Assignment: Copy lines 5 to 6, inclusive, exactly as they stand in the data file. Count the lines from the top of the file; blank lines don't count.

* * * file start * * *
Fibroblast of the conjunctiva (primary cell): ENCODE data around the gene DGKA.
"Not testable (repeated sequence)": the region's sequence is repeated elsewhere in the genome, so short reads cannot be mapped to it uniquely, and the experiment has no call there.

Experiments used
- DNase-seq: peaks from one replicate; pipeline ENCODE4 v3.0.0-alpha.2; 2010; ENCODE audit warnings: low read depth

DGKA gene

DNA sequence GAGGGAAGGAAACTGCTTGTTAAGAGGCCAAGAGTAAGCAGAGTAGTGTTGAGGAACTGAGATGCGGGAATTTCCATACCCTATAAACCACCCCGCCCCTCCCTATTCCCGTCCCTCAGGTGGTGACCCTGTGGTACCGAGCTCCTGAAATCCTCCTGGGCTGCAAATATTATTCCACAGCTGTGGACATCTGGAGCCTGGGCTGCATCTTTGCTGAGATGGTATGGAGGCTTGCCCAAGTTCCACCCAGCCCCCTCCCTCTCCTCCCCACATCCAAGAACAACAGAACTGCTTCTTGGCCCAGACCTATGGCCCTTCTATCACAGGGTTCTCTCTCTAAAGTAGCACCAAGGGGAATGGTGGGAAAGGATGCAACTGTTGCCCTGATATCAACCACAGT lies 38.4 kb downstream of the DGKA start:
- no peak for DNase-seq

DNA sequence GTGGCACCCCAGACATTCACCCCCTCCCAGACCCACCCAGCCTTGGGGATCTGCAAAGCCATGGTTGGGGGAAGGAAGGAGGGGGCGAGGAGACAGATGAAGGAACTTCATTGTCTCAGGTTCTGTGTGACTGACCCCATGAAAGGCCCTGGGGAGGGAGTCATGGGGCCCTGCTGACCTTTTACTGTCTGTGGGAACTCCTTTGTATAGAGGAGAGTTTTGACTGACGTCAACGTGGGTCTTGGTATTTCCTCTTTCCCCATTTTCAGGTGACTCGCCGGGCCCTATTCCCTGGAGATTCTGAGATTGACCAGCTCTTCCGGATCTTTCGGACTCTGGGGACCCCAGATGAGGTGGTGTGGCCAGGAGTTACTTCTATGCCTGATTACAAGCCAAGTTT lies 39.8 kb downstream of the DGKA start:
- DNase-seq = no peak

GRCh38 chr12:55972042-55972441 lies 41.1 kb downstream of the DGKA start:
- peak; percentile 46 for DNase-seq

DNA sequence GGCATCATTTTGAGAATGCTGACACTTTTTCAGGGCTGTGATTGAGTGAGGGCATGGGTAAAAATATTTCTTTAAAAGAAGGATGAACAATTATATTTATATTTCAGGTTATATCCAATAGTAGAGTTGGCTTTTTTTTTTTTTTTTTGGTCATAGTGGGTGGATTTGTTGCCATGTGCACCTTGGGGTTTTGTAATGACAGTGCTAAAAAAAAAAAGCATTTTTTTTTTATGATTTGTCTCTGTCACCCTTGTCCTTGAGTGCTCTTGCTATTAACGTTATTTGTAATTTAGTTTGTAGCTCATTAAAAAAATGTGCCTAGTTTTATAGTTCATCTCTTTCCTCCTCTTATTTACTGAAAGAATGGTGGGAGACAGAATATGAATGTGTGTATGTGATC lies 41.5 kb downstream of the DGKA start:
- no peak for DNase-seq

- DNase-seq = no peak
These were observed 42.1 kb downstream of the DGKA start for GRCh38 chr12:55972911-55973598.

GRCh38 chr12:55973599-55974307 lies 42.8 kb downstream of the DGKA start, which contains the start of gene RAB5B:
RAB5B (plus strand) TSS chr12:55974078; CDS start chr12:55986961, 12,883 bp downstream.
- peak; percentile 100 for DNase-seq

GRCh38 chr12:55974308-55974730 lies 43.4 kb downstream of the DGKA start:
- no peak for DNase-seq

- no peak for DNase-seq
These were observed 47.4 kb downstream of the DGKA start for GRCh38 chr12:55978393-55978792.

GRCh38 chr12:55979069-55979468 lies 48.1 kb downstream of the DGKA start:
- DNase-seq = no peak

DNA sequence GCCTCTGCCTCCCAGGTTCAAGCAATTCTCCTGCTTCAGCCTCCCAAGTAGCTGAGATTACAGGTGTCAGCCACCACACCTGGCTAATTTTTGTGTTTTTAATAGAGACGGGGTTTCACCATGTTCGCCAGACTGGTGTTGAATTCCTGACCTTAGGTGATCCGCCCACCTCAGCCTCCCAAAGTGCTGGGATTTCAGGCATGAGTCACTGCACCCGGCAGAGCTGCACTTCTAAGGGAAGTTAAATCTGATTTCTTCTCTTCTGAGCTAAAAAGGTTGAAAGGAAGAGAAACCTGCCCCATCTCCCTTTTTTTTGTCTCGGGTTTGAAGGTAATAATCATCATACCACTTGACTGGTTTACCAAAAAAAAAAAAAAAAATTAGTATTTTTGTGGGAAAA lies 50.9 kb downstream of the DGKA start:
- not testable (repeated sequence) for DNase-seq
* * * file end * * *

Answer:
DGKA gene

DNA sequence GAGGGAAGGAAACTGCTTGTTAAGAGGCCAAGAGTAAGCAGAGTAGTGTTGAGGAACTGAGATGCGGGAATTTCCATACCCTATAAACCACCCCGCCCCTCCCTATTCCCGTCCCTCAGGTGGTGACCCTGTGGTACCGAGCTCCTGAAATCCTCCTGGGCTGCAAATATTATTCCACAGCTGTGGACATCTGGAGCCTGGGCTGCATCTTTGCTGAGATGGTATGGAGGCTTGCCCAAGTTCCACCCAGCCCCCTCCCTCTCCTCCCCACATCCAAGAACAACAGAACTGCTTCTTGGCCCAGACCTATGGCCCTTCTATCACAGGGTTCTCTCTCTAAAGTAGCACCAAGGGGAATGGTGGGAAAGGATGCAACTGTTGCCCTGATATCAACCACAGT lies 38.4 kb downstream of the DGKA start: